7 virus cases appear related to in-person voting in Wisconsin, health officials say

Coronavirus

Voters observe social distancing guidelines as they wait to cast ballots at Washington High School in Milwaukee while ignoring a stay-at-home order to vote in the Wisconsin’s presidential primary election on April 7th. (AP Photo/Morry Gash)

MADISON, Wis. (AP) — Health officials in Wisconsin said they have identified at least seven people who appear to have contracted the coronavirus from participating in the April 7 election, the first such cases following in-person voting that was held despite widespread concern about the public health risks.

The cases involve six voters and one poll worker in Milwaukee, where difficulty finding poll workers forced the city to pare nearly 200 voting locations back to just five, and where voters — some in masks, some with no protection — were forced to wait in long lines for hours.

The conditions of the seven weren’t immediately available. City health commissioner Jeanette Kowalik told the Milwaukee Journal Sentinel that she hopes to have more information later in the week. Kowalik’s office didn’t immediately respond to a question from The Associated Press asking how city health officials were able to trace the infections to the election.

The April 7 election, which included a presidential primary as well as a state Supreme Court race and local offices, took place after a legal struggle between Democrats and Republicans. A day before the election, Democratic Gov. Tony Evers ordered that it be delayed and shifted to all-mail voting, only to be overturned when Republican legislative leaders won an appeal in the state’s conservative-controlled Supreme Court.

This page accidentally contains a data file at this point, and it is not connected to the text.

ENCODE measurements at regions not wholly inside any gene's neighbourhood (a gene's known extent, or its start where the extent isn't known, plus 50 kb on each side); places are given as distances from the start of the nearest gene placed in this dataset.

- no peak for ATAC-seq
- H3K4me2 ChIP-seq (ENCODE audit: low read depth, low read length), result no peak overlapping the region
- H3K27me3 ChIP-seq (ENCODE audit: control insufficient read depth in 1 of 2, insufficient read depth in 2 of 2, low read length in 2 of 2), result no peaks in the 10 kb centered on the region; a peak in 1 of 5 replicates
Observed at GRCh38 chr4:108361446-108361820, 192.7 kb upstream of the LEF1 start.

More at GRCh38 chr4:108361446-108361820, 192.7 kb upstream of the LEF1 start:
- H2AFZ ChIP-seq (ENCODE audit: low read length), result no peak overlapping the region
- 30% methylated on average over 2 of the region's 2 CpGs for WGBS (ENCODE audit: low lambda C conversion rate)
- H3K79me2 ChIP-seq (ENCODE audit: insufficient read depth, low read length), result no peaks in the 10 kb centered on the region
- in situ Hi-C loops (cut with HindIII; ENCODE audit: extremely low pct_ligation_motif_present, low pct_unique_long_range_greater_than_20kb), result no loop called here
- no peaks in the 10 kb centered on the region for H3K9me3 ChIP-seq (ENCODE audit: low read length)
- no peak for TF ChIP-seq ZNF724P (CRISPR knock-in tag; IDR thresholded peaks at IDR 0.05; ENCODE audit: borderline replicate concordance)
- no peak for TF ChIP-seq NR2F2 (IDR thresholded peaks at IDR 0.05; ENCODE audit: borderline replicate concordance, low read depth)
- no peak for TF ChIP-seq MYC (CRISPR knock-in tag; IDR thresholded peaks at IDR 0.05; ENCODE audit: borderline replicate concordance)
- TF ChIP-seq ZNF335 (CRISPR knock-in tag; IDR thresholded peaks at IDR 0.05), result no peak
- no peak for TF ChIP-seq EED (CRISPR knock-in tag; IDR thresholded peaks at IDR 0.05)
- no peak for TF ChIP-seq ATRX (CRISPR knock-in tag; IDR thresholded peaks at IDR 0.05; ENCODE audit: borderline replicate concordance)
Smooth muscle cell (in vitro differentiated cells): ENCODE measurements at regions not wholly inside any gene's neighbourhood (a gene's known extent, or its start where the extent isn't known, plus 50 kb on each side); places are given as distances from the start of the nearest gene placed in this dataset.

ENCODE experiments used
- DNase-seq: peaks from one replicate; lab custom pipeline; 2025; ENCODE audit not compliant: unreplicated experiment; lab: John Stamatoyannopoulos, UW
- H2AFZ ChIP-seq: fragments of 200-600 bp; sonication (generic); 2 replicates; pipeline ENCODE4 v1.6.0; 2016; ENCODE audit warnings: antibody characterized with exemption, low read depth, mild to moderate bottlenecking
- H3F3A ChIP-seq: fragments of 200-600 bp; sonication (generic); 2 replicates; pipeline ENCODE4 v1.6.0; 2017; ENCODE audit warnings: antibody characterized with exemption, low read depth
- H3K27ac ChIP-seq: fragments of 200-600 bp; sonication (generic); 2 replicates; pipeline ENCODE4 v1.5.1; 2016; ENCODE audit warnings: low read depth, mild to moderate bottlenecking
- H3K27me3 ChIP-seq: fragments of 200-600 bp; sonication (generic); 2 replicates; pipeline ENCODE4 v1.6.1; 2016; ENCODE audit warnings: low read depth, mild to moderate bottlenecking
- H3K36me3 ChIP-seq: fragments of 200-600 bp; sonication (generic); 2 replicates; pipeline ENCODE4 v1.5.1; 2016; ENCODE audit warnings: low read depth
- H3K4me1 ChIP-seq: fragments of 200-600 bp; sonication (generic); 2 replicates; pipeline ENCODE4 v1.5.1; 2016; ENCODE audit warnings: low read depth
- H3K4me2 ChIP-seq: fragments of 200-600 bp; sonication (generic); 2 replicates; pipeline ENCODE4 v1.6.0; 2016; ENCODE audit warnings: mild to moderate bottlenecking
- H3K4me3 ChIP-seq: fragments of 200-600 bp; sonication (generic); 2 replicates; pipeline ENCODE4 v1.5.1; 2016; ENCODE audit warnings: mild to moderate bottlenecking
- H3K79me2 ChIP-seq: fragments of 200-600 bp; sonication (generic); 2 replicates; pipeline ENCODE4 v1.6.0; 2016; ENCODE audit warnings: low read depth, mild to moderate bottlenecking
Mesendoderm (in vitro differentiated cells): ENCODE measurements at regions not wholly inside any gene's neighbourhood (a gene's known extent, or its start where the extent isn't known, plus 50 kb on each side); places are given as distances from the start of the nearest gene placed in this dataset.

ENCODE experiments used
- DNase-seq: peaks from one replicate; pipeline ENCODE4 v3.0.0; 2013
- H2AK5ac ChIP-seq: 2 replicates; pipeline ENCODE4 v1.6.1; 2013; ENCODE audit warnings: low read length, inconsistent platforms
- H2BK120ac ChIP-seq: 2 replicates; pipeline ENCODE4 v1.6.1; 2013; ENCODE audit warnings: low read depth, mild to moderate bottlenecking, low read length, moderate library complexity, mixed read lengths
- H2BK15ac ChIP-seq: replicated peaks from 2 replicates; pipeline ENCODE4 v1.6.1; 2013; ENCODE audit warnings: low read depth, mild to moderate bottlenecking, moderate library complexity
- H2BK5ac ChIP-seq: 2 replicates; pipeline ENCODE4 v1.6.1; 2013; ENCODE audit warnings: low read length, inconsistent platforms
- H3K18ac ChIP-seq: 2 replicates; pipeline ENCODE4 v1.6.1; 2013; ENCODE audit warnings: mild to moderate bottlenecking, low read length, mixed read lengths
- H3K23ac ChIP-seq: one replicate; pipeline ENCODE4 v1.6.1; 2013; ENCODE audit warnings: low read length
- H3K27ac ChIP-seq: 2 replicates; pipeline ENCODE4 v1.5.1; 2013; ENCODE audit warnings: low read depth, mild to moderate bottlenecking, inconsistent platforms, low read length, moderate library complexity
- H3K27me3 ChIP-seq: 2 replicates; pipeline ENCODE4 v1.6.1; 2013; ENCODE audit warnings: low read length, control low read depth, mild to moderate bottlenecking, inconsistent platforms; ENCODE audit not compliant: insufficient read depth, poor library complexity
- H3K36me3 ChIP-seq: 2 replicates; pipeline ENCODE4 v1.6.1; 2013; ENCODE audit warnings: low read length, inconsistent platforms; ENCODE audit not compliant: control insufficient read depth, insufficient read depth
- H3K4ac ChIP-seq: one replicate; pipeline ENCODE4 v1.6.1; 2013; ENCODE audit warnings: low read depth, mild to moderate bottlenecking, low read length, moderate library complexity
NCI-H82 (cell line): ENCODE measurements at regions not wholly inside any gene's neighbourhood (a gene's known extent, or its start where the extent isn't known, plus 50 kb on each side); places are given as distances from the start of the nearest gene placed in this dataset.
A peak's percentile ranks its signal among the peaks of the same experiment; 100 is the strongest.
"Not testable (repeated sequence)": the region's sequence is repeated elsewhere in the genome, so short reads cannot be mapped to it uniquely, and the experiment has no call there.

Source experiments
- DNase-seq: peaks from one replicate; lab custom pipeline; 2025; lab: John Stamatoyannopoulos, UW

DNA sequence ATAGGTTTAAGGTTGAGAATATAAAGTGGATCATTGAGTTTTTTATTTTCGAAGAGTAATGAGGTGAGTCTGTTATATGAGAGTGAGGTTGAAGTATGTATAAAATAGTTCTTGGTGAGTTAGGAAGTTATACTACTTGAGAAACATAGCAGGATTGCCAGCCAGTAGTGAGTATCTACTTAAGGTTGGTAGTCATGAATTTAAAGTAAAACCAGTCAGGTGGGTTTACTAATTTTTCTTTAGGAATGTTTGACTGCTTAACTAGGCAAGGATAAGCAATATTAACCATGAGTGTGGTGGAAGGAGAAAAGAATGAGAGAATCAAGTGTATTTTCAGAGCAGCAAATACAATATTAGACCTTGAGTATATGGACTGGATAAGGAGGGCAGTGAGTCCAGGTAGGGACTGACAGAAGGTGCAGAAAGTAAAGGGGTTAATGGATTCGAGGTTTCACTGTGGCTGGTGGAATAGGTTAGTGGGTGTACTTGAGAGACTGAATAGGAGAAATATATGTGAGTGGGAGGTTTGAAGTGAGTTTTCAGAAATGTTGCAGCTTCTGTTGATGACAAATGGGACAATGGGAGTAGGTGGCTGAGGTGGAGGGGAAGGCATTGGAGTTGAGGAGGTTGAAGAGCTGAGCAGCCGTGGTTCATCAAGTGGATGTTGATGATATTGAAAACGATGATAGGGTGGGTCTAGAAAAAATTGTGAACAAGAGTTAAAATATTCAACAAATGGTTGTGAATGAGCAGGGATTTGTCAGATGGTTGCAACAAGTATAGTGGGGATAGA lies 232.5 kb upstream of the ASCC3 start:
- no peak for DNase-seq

Thousands of Wisconsin voters stayed home, unwilling to risk their health and unable to be counted because requested absentee ballots never arrived.

State health officials had warned of an expected increase in infections from the election. State health secretary Andrea Palm said Monday that they had not shown up, but noted that symptoms may not have surfaced yet.

Health officials say symptoms of COVID-19 typically appear within two weeks of exposure to the virus, and Tuesday is the 14th day since the election. That means more voters and poll workers could come forward with infections in the coming days.

Representatives for Evers and for Assembly Speaker Robin Vos and Senate Majority Leader Scott Fitzgerald — both Republicans — haven’t responded to emails seeking comment.

The coronavirus causes mild or moderate symptoms for most people, but for some, especially older adults and people with existing health problems, it can cause more severe illness or death. To date, 230 people have died in Wisconsin and nearly 4,500 have tested positive.

Wisconsin’s election has been a flashpoint of contention as Democrats and Republicans grapple with how to conduct elections in the coronavirus era as the November presidential race approaches.

Democrats and voting rights groups have filed lawsuits to expand mail and absentee voting options, and pushed for an extra $2 billion to help states adjust their election systems. National Republicans are fighting those efforts, while President Donald Trump claims without evidence that mail-in voting is vulnerable to fraud.

Wisconsin is a key state in the 2020 presidential election. Democrats and liberal groups are intent on reminding voters that Republicans insisted on holding the April election despite the public health crisis. American Bridge 21st Century, a liberal super PAC, jumped on the report of election-related cases, accusing Trump of not taking responsibility for the victims.

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